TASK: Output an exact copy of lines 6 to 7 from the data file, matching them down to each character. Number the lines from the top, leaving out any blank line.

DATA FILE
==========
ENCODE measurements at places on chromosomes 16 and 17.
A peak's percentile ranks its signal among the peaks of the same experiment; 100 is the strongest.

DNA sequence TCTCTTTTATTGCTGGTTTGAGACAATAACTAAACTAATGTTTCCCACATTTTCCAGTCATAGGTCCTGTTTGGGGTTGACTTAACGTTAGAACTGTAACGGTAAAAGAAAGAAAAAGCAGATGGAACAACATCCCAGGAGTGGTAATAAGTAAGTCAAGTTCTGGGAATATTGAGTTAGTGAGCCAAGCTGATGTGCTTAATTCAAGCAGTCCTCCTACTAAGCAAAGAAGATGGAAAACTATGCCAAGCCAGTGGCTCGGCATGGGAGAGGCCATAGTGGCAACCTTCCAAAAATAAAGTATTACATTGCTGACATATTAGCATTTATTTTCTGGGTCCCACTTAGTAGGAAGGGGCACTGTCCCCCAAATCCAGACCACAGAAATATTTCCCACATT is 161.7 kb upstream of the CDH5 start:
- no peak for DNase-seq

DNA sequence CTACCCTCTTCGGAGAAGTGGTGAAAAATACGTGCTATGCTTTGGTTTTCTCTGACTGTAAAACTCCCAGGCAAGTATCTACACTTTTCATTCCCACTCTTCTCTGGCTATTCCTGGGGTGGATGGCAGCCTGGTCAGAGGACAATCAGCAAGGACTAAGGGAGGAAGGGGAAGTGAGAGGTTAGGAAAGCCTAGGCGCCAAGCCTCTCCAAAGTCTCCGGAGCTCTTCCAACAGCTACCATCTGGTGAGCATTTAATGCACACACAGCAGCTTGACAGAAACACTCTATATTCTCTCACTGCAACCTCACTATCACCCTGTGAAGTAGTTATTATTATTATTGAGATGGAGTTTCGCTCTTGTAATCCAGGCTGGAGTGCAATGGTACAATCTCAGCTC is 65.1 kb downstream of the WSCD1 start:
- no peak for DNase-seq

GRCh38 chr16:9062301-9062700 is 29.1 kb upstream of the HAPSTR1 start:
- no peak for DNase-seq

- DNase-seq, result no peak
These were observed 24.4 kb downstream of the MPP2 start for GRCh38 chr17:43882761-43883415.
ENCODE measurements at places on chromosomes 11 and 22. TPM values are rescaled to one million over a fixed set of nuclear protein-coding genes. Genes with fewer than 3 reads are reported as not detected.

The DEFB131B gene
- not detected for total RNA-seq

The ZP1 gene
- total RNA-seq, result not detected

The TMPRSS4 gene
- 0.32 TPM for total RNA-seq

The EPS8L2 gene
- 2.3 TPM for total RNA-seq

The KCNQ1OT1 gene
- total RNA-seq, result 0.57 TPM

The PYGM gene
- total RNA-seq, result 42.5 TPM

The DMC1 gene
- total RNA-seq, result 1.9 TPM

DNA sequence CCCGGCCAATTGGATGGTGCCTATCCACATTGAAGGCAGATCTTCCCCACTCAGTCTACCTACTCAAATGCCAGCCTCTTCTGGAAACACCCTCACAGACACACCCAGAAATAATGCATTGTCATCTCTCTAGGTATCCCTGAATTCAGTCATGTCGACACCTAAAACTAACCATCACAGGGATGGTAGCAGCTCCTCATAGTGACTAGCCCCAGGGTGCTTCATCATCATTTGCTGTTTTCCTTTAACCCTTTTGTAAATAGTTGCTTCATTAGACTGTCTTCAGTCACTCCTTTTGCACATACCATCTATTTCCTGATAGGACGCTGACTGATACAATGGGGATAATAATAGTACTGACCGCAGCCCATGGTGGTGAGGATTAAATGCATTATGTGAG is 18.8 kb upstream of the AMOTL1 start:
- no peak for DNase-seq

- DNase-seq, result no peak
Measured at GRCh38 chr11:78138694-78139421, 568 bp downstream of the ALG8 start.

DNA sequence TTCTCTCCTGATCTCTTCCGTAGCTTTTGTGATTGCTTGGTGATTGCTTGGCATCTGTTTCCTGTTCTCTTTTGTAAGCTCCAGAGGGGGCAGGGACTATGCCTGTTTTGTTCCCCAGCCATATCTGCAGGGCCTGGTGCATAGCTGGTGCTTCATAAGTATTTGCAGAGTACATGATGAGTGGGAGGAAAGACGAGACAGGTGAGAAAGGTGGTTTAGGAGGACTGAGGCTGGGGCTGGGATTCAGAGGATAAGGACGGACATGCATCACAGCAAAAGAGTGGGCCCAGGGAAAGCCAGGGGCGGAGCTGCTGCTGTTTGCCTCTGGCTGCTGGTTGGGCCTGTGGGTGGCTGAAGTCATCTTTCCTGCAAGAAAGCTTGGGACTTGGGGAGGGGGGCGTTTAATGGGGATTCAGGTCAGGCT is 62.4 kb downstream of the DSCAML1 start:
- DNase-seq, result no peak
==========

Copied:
- no peak for DNase-seq

GRCh38 chr16:9062301-9062700 is 29.1 kb upstream of the HAPSTR1 start: